The Australian Retailers Association (ARA) believes implementing the Carbon Pollution Reduction Scheme in 2010 is too early and has called on Minister for Climate Change Penny Wong to open up broader debate about global warming and the Emissions Trading Scheme (ETS).

“Before GST was introduced, it was debated going into an election and then after an election during the legislative process. The Rudd Government is calling ETS the biggest economic shift since the introduction of GST, yet they plan to legislate within 12 months and implement by 2010. It is simply too soon,” says ARA executive director Richard Evans.

“Contrary to the discussion surrounding the introduction of GST, there has been no debate regarding the science behind the Carbon Pollution Reduction Scheme. The government’s rhetoric and dismissive scare tactics are diluting any doubts about the impact of carbon pollution on climate change.

Evans quotes rocket scientist and climate change expert David Evans – who produced FullCAM, which is used by the Australian Government to calculate its land-use carbon accounts for the Kyoto Protocol – who has publicly stated most of the public and key decision makers are not aware of the most basic, salient facts about the causes of global warming and that there is no evidence to support the idea that carbon emissions cause significant global warming.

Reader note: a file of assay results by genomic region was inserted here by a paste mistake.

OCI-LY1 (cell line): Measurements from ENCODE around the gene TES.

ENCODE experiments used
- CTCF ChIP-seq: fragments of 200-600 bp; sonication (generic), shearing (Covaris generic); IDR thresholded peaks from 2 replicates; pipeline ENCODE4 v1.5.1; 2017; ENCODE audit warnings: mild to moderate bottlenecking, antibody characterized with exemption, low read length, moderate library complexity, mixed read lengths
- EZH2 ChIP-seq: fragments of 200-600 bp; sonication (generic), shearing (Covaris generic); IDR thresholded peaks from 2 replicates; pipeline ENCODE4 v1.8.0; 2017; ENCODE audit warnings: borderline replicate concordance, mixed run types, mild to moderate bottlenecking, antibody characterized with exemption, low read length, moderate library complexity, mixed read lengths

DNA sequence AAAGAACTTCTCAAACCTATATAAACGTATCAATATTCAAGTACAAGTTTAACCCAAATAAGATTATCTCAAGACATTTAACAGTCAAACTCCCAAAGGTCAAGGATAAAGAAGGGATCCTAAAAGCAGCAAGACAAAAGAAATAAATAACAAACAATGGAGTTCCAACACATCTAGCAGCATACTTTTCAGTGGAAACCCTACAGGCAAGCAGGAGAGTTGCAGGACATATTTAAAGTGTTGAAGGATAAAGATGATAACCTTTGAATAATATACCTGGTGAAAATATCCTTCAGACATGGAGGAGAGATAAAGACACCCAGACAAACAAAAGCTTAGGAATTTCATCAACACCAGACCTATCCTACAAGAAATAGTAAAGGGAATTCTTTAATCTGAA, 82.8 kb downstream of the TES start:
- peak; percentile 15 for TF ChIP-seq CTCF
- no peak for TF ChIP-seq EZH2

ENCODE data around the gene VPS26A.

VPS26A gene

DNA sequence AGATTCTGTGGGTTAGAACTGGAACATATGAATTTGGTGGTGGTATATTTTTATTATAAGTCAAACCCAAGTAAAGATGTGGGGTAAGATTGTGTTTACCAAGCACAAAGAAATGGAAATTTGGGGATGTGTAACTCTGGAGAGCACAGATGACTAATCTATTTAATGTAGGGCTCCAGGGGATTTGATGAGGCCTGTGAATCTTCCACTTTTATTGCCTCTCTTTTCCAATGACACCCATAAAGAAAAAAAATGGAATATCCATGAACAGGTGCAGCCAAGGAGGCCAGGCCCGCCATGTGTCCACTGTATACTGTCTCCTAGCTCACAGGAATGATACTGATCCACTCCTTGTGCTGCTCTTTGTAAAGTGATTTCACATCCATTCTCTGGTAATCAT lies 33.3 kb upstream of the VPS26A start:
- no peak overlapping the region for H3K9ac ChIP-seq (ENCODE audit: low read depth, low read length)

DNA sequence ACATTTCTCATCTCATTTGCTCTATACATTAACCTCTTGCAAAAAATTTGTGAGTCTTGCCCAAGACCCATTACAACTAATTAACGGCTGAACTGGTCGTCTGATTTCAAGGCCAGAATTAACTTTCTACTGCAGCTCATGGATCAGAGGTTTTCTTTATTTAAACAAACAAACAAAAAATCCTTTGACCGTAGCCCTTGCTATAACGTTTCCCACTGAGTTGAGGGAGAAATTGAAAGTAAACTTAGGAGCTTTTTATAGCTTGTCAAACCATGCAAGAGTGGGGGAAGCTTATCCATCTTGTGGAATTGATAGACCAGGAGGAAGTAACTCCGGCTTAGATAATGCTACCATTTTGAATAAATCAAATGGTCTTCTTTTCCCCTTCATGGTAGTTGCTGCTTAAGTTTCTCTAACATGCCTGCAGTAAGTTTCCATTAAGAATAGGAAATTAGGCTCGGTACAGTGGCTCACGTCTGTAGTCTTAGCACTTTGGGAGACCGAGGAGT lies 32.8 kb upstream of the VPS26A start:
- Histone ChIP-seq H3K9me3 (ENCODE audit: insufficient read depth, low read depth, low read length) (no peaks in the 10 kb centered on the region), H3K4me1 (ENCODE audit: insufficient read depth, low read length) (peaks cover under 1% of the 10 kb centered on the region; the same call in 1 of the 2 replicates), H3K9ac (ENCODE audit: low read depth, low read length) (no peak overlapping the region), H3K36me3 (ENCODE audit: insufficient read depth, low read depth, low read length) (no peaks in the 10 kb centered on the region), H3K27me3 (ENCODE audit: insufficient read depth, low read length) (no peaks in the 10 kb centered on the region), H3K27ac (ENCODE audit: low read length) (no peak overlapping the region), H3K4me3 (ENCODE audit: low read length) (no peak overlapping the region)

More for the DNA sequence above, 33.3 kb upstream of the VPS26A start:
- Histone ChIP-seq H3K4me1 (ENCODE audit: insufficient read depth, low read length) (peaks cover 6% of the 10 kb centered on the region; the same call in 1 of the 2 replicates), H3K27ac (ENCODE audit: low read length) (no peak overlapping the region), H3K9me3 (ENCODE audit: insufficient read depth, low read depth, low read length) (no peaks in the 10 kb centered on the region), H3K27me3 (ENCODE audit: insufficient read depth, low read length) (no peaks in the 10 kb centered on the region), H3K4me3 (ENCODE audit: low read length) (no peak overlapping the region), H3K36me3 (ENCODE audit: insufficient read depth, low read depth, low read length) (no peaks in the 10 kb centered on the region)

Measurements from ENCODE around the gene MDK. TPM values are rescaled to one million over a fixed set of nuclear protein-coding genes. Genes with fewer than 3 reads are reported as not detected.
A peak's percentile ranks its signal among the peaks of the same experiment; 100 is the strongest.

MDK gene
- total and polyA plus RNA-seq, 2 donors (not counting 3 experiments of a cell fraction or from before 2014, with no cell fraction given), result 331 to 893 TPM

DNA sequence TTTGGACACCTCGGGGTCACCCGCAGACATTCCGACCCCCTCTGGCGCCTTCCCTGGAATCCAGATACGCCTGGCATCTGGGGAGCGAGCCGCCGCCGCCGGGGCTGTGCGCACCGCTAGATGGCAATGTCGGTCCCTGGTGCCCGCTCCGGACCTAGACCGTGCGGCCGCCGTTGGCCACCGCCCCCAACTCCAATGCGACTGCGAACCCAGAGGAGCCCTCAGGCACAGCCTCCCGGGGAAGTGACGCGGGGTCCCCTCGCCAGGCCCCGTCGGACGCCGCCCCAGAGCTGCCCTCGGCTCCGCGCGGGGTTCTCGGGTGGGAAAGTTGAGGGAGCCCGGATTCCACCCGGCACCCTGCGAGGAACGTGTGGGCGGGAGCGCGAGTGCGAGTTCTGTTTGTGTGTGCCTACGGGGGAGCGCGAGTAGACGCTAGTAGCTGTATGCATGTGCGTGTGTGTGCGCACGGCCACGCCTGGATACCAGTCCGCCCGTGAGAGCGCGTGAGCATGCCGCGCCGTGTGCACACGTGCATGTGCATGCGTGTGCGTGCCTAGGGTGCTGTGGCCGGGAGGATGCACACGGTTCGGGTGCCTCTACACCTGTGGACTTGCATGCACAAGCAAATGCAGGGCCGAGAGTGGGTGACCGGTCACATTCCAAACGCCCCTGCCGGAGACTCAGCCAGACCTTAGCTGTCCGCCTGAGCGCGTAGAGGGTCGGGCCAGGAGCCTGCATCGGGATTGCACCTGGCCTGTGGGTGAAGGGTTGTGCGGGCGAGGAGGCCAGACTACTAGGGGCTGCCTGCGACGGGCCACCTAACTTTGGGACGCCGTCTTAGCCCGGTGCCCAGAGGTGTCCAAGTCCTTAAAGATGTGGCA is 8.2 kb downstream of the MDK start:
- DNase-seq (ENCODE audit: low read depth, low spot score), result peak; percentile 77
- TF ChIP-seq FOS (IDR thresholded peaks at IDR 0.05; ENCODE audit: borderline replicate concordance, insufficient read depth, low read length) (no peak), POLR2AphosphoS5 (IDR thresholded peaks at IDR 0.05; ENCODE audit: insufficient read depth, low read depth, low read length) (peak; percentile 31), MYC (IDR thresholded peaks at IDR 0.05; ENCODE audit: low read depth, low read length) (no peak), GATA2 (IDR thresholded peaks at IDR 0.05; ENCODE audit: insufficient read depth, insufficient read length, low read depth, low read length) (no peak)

“The real inconvenient truth for the Rudd Government may be that science doesn’t back up the theory behind ETS. We’re very concerned about the costs of ETS being passed onto consumers along the entire supply chain. A very real question to ask is the likely impact of ETS on the cost of a basket of food,” he says.

Evans adds that it will significantly impact retailers who are heavy energy users, particularly when refrigeration of groceries is taken into account, but retailers have been ignored in terms of financial offsets and rebates.

 “There has been too much passive discussion surrounding ETS and not enough questioning. This is the biggest economic shift since GST and it is time for all Australians to roll their sleeves up and get involved in this debate rather than just accept the current dismissive ideological narrative,” he says.